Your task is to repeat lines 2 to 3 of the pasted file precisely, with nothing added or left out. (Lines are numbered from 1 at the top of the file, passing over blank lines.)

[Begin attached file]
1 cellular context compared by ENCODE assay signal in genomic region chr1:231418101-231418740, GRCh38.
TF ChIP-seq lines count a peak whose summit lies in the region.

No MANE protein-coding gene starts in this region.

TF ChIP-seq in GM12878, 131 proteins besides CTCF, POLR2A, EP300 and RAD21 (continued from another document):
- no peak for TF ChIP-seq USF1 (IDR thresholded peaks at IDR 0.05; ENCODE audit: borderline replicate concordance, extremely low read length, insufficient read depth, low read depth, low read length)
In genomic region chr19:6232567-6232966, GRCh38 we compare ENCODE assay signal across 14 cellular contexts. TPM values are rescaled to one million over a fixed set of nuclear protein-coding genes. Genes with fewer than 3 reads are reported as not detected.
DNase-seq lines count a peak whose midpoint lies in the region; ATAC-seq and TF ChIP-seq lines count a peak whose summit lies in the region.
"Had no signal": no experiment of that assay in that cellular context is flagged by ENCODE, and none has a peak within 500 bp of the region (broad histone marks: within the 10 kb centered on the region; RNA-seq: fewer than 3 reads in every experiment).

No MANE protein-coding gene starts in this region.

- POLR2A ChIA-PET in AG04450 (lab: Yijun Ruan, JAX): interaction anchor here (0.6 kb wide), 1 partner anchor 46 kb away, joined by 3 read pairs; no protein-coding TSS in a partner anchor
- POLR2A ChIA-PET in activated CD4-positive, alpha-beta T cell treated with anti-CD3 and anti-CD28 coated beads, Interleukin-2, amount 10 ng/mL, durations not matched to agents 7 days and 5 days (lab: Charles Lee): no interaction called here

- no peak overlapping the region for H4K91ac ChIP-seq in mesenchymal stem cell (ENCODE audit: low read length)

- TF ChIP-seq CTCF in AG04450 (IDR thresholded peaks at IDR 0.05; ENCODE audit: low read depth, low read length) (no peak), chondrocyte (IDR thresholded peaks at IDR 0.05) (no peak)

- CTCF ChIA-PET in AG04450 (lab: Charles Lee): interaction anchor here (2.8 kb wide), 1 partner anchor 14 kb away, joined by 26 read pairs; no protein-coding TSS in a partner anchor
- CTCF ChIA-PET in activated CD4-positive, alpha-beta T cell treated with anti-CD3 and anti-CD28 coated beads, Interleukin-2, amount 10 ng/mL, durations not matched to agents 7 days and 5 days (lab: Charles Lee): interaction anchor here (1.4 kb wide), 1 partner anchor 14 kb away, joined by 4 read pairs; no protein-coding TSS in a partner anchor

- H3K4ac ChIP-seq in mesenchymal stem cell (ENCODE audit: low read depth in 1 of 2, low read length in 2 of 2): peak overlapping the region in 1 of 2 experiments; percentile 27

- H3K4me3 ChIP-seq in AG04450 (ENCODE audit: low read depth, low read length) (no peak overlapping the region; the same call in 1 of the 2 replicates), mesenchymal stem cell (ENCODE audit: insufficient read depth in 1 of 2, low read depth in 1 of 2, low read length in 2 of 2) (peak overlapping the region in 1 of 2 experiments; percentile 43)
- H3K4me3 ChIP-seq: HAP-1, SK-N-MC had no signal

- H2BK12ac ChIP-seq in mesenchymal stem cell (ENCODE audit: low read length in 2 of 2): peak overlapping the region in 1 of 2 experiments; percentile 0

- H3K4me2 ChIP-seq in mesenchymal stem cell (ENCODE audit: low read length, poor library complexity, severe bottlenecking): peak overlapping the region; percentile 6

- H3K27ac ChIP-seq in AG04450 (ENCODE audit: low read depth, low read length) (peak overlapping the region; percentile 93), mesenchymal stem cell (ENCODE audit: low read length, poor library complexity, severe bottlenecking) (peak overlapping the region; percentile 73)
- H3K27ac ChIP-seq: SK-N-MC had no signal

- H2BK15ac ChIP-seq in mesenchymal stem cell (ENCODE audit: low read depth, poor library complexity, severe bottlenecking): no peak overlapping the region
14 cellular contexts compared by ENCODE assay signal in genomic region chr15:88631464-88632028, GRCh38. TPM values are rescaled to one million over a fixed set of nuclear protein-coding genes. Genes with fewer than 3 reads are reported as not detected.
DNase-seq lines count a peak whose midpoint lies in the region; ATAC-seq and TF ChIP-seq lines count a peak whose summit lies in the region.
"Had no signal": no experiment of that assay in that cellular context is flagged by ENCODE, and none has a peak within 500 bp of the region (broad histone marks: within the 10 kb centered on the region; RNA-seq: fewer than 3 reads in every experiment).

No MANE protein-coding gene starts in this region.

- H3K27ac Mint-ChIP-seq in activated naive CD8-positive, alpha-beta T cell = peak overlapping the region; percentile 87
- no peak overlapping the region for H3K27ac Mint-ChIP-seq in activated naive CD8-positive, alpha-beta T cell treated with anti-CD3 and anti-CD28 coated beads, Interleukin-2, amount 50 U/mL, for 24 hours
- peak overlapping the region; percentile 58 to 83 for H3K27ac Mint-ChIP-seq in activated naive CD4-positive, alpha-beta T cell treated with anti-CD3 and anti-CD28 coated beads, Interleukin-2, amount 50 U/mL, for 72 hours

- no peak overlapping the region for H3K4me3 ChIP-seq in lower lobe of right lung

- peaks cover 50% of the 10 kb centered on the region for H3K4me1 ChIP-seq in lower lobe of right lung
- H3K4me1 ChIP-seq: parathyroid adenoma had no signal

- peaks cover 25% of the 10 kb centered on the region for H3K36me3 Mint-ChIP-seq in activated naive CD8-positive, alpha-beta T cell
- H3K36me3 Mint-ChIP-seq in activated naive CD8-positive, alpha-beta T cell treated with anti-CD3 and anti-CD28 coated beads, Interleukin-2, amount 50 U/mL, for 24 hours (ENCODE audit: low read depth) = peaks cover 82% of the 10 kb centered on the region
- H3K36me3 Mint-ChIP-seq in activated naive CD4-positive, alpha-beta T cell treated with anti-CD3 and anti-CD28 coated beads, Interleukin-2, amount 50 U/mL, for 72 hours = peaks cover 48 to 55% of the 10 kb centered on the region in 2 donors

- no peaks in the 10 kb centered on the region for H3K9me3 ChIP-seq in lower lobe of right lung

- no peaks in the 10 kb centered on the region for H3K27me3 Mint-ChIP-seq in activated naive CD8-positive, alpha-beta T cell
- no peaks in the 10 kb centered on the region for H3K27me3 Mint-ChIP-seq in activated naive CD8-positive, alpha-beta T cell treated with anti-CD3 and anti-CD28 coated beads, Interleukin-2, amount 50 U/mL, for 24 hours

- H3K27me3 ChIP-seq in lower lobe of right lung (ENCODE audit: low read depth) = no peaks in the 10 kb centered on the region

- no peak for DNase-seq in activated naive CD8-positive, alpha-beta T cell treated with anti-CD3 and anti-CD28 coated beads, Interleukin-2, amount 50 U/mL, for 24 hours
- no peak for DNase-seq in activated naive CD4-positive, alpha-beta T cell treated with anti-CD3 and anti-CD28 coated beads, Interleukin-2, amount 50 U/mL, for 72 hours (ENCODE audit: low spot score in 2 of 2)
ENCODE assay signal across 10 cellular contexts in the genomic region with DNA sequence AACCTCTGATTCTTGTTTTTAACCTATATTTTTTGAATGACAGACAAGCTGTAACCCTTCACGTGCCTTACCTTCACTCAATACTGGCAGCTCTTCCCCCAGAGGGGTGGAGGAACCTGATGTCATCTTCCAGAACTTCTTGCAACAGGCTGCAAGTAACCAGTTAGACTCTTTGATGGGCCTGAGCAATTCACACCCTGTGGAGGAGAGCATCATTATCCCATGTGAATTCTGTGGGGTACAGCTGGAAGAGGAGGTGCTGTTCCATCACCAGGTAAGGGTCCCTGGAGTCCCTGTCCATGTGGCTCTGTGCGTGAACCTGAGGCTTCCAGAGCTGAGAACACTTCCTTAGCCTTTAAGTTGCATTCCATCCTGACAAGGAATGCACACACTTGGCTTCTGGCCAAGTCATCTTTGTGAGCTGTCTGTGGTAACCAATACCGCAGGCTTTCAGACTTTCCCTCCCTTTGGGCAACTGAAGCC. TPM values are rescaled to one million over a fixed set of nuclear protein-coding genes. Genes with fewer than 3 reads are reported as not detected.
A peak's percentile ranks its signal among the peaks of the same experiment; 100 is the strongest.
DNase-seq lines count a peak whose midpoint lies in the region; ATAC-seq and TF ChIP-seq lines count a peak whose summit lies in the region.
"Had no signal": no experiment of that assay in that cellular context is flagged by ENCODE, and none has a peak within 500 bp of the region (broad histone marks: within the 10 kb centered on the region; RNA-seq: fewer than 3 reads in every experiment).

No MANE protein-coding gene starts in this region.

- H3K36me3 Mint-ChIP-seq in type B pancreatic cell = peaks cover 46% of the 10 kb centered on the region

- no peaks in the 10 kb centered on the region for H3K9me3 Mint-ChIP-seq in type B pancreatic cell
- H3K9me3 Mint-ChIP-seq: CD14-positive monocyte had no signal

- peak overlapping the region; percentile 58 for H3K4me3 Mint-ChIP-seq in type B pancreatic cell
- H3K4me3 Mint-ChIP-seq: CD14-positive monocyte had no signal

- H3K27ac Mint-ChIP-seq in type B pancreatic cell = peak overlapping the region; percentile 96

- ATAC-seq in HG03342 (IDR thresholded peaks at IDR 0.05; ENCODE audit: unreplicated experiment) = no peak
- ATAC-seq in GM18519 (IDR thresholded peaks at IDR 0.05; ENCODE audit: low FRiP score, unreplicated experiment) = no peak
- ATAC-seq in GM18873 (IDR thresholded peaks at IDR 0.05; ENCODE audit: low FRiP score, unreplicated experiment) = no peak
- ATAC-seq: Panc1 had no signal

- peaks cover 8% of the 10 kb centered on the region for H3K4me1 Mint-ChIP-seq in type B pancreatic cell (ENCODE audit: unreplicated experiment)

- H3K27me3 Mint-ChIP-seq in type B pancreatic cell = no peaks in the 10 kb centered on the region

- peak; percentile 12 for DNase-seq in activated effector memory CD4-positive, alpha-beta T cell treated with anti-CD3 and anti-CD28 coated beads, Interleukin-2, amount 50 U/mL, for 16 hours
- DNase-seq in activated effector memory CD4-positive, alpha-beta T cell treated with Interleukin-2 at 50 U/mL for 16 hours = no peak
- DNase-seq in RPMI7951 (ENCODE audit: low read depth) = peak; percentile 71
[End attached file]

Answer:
TF ChIP-seq lines count a peak whose summit lies in the region.

No MANE protein-coding gene starts in this region.